Stephen Sprouse is ready for the Beverly Center, but is the Beverly Center ready for Day-Glo walls, black lights and a store as visually unsettling as a TV test pattern?
This venture into the heartland--the great American mall--is an experiment for the New York designer, who is to the fashion scene what Zodiac Mindwarp is to music. For starters, almost everything he designs glows under black lights.
It's guaranteed that you won't find Sprouse at a table next to Bill Blass and the rest of the Le Cirque lunch bunch in Manhattan, although some of his dress designs cost as much as Blass'.
"I don't think Bill Blass will run into us at McDonald's," said Sprouse prior to his store's opening on the seventh level of the behemoth L.A. shopping center last weekend.
Sprouse is not the picture of gentility either, a trait most designers can cultivate to perfection. He was in town to promote the opening of his boutique, which pulsates with rock-music videos on 20 television monitors and on a large-screen projector. But he refused to have his photograph taken inside. "If I can't look at the proof sheet, then forget it," he said, although eventually--grudgingly--he posed for a picture.
With one free-standing shop, in New York's Soho district, Sprouse became intrigued with the mall concept, "an American social phenomenon," he said. If his second store, in Beverly Center, is successful, he will open another in the Columbus City Center Mall in Columbus, Ohio, he said.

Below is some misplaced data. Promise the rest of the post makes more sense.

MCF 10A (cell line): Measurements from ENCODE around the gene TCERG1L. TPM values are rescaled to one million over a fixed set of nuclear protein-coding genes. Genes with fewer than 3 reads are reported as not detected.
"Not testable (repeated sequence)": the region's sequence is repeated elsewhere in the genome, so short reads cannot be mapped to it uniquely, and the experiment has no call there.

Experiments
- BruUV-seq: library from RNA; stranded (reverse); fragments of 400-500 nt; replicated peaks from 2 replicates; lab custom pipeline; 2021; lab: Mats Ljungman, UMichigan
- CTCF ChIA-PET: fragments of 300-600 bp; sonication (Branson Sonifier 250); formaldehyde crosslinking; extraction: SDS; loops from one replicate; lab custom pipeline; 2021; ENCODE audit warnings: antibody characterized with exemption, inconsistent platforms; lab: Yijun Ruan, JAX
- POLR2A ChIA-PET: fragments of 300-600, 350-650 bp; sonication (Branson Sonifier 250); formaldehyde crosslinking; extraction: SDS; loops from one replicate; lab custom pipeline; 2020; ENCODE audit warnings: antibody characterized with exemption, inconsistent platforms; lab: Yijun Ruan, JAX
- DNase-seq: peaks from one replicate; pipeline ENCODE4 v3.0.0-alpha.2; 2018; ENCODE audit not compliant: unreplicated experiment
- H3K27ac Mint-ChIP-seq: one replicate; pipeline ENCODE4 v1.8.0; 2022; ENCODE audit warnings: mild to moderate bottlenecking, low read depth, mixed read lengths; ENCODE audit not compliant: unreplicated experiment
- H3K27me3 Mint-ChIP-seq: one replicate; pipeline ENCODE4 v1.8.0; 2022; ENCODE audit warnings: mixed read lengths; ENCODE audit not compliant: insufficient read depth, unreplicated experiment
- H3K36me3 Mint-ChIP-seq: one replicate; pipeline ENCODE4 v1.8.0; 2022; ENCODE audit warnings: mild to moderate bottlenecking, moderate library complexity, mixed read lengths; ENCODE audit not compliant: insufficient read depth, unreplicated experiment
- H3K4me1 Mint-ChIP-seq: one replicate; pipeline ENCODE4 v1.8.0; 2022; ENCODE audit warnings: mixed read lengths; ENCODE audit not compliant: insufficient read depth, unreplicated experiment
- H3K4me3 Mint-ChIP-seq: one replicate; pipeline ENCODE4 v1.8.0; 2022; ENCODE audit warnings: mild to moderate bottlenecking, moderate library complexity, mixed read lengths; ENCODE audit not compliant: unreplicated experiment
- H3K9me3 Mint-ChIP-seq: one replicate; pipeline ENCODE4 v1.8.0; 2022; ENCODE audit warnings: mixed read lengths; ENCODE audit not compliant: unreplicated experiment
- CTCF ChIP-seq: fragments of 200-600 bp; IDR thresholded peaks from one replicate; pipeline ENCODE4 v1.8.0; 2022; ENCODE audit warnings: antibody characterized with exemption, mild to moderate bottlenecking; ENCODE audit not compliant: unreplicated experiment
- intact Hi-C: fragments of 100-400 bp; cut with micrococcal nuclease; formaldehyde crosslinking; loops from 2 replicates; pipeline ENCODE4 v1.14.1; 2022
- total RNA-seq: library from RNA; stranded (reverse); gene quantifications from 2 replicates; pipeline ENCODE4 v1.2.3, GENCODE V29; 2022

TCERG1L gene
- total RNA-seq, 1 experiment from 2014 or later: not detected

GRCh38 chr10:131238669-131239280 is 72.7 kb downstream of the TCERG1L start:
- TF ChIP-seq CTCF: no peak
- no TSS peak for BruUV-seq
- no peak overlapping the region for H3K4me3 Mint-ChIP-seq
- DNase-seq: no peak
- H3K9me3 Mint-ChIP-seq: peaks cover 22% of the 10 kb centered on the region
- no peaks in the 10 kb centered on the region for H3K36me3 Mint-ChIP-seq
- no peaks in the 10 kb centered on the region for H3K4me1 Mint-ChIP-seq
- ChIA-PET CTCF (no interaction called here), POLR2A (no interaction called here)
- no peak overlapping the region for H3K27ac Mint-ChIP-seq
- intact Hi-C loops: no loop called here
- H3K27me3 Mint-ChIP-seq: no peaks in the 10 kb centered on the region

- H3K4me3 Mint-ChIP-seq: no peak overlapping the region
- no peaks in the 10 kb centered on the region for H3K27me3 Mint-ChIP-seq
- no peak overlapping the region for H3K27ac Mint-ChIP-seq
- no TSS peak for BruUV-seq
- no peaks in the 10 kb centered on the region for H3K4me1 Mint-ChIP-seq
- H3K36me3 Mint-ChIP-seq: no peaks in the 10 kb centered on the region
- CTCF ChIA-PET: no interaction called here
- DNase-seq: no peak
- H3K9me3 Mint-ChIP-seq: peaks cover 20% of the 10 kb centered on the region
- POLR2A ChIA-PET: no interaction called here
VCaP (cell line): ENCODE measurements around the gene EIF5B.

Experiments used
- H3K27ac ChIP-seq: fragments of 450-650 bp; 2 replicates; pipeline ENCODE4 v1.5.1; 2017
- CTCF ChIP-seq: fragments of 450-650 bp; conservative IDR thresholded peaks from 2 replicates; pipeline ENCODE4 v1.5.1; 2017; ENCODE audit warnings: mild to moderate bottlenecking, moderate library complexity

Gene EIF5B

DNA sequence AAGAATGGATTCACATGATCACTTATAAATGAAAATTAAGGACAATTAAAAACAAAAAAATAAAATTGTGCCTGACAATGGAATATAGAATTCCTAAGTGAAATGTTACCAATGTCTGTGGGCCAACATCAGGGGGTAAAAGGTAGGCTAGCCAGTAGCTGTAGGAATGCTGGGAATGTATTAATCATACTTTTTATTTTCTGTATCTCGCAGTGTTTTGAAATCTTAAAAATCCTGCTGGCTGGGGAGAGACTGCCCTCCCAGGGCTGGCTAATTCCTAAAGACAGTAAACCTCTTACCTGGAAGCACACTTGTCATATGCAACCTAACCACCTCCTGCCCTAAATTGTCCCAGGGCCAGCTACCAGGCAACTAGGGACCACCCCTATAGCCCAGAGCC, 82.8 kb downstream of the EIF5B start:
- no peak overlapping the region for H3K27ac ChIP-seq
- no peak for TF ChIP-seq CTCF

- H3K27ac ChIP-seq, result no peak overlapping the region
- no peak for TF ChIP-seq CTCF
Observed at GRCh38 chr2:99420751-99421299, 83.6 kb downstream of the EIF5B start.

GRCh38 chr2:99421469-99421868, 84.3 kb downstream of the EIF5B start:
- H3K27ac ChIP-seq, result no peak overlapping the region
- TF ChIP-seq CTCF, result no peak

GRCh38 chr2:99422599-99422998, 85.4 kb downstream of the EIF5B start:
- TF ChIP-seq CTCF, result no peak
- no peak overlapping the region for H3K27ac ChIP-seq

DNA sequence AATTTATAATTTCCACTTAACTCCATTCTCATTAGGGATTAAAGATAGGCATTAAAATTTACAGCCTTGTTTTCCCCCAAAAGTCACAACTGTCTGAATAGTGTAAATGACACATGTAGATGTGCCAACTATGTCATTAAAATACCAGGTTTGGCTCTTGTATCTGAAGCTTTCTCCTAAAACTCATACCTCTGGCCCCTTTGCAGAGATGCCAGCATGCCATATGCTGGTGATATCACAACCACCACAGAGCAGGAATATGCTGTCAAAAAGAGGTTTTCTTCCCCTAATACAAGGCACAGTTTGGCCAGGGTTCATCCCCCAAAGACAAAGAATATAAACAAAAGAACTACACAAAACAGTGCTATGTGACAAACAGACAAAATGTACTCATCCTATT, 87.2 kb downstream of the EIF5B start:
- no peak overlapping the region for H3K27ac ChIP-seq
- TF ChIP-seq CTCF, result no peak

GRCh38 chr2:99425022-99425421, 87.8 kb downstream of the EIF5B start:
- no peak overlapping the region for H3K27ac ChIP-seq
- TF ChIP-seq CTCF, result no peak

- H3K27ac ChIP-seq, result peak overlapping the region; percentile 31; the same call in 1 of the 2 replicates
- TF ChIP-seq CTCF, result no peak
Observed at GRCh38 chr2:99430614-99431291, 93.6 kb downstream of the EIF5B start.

Sprouse's friend, the late Andy Warhol--"he was one of the better people I've ever known"--would be proud. "He would have liked the mall concept because they're so popular, so product oriented, you know, crank it out."
Prices for men's and women's clothes start at $20 for a T-shirt and go up to $2,000 for a sequined dress.
Astrologer Linda Goodman has to be one of the oddest pitch people ever to hit the promotional road.
Signed by Omega to publicize its line of New Age-inspired watches at Bullock's (priced from $595 to $16,500), she has this to say on the subject: "I'm not in the habit of wearing watches, because I don't believe in time. There is no such thing as time. Time is an illusion. But one has to deal with the false reality of it on Earth."
Furthermore, the best-selling author ("Sun Signs," "Love Signs" and the new "Star Signs") explained that she's received requests to advise, consult and market from dozens of companies, and has always said no.
"This is the first time I've ever done it. I'm not endorsing it. I'm here to say this watch appealed to me and no other watch ever has." And, yes, she now wears one.
Carroll & Co., that bastion of conservatism and traditional men's suiting on Rodeo Drive, has gone Hollywood.
George LeMaire, formerly a senior vice president of Columbia Pictures, joined the staff earlier this year. He is running the store's lucrative entertainment division, which provides menswear for film and television productions, including Aaron Spelling Productions, Paramount and Disney studios.
LeMaire is finding the retail business more secure than the entertainment industry. Not long ago, David Puttnam, the recently deposed head of Columbia, stopped in to buy some shirts and socks.
LeMaire said: "Puttnam looked up, recognized me and said, 'George, how happy I am you finally found a stable business to be in. You've got fast decisions and one owner.' "